In the sky-lit back gallery, Shore has 40 small works, photos made in 1972 that are six by four inches and come in editions of ten. They're Technicolor gems capturing car dealerships and anonymous streets. Some are portraits of colorful characters -- one nattily dressed guy smokes a stogie; would you buy a used car from this guy? An old rotary pay phone reminds you of a bygone era. A pint of milk is bathed in a sea of electric red.

Shore has an economy of style utilized to great effect. There's something literary about his distinctly American vocabulary and a personal vision that is a must see for connoisseurs of photography.

Malerie Babylon
The fallout continues from last year's much ballyhooed (or loved or hated or envied, depending on whom you speak to) group show of young women photographers titled "Another Girl Another Planet" at Lawrence Rubin Greenberg Van Doren Fine Art at 730 Fifth Avenue. The latest talent to emerge with her own solo show, at the same gallery, is L.A.-based 29-year-old photographer Malerie Marder.

Marder debuts with "Because I Was Flesh," a new series of untitled color photos. Soft porn title aside, the pictures are film-still vignettes that picture mostly nude couples in anonymous interiors. The "actors" are family and friends posing in stances that convey desire, pensiveness or expectation.

The most intriguing of these scenarios are those that pair an older woman with a younger man. In one a young stud is about to exit a shower stall while his matronly lover sits waiting on the bathtub ledge. Another places the couple in a bedroom with the expectant lady undressed, standing hand on hip as she watches her clothed lover who has his back to her.

The nubile Marder also includes herself in her work. One photo is a classic nude pose on the beach. Another, perhaps the most intimate of the series, is a bathroom scene with a male lover -- the pair are about to kiss and the sexual tension is palpably heightened by the square shiny red bath tiles.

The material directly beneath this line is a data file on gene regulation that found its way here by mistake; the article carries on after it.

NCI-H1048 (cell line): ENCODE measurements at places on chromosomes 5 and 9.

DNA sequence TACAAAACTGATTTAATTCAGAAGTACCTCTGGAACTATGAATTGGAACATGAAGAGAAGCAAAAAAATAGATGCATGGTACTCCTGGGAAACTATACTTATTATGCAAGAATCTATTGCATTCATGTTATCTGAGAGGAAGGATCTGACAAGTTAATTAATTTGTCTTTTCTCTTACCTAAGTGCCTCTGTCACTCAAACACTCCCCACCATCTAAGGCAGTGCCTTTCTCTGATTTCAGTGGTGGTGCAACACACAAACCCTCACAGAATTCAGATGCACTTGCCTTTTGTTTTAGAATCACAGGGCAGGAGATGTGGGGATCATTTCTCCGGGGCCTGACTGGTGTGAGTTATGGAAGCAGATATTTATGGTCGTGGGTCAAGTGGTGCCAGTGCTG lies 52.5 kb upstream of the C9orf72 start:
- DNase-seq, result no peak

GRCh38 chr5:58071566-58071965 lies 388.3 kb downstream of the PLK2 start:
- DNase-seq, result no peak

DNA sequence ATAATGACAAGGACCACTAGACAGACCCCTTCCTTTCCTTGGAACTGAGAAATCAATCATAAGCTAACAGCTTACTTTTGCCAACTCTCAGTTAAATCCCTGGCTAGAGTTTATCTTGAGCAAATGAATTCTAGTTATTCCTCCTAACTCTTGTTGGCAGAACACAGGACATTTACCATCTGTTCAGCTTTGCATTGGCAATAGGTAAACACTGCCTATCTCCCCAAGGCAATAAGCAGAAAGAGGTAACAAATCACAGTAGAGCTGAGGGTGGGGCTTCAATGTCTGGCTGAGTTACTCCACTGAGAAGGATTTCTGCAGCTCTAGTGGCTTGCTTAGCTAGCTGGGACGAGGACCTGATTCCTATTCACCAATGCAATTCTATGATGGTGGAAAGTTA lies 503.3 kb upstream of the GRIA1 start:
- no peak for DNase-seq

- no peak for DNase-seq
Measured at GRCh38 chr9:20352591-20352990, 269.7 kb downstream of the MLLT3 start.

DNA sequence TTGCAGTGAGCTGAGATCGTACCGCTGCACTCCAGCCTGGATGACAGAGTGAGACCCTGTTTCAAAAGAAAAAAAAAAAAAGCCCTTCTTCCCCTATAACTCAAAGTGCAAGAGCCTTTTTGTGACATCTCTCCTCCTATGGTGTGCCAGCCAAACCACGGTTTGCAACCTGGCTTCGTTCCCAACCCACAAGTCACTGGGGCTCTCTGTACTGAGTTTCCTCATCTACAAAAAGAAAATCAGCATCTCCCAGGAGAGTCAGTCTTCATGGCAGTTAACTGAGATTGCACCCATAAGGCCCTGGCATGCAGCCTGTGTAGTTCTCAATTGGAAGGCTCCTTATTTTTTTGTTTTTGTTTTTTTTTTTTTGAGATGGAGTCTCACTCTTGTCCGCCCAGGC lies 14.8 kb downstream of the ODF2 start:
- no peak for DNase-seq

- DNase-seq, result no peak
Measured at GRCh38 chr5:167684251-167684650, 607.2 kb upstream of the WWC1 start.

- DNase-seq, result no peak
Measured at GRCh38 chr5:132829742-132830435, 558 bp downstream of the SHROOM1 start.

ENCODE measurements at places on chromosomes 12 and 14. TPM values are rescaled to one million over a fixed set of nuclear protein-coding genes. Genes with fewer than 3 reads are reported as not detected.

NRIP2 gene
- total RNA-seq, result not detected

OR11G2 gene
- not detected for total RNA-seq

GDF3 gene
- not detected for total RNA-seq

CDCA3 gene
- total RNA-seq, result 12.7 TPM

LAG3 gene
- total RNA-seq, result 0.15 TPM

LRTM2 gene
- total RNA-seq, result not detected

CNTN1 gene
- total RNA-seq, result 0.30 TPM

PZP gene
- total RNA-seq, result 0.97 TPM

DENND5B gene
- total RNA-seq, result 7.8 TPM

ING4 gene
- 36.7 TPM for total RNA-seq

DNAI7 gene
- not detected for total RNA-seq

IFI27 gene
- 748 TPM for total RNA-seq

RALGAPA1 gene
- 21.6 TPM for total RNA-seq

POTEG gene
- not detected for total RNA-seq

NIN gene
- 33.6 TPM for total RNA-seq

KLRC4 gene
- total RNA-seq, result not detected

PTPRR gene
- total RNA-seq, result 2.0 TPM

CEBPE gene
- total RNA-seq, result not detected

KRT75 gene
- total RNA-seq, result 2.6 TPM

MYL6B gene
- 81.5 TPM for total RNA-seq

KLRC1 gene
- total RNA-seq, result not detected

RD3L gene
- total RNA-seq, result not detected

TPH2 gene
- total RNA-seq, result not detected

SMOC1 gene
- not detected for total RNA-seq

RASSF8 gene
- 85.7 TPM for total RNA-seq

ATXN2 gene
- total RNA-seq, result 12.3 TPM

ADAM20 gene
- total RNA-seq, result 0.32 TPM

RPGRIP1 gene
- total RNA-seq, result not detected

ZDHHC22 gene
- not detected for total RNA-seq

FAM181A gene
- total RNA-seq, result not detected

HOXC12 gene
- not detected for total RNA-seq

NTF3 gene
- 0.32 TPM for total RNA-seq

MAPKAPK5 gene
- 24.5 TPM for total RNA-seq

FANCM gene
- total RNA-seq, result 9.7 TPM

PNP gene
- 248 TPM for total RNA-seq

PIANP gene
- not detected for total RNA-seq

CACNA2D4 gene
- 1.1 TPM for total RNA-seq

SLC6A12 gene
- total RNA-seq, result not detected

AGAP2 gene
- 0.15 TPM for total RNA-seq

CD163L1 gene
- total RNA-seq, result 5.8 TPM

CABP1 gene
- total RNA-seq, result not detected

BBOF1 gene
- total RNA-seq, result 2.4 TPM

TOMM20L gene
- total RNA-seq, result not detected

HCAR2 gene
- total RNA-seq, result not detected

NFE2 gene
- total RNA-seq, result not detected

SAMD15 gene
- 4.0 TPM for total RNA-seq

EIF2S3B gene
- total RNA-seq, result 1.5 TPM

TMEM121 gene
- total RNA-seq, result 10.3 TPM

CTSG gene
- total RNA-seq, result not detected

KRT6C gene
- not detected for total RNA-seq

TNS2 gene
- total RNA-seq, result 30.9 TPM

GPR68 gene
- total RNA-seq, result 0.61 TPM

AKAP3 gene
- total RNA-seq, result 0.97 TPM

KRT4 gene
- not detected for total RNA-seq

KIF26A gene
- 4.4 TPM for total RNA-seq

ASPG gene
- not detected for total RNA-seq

Marder should take the next step and go on to make movies. What jumps out the most is the digitally altered cinematic colors, bright canary yellows and other Blue Movie hues that modulate the tempo of the R-rated mise en scene. In her isolated world, desire is a strange empowerment, flesh the indelible score.

Tricky Dick
The mania for knowledge about the rich, famous and just plain notorious has yet to subside, exploited by a network of websites and gossip columnists. One of the better commentators on this phenomena is conceptual trickster Richard Prince. His new show at the venerable Barbara Gladstone gallery extends his take on the lust for celebrity memorabilia through his "Publicity Series," an extension of work started 25 years ago.

Prince arranges groupings of autographed 8 by 10 glossy publicity stills and frames them according to genre and type. Buxom playmates are grouped with scantily clad screen sirens, TV action stars are mixed in with movie anti-heroes and rock icons get the shrine treatment. They're signed "To Richard" or "To Richard Prince" in thick black marker and blue felt tip pen. You'd think this guy was a real fan, elevating this cultural melange to the status of Gods.

But most are signed by tricky Dick himself and he's pointing out how gullible we are to the cult of celebrity in all of its glorious shallowness. "The image is one thing, the man another story" as Elvis Presley profoundly stated at a 1974 press conference. While Prince has been a postmodern poster boy for his mass media appropriations perhaps it's not a stretch to go back to the famous Paul Gauguin painting, Who Am I, Where Do I Come from, Where Am I Going? Prince reminds us that his dialogue with the masses is still a potent opiate.


MAX HENRY lives in New York.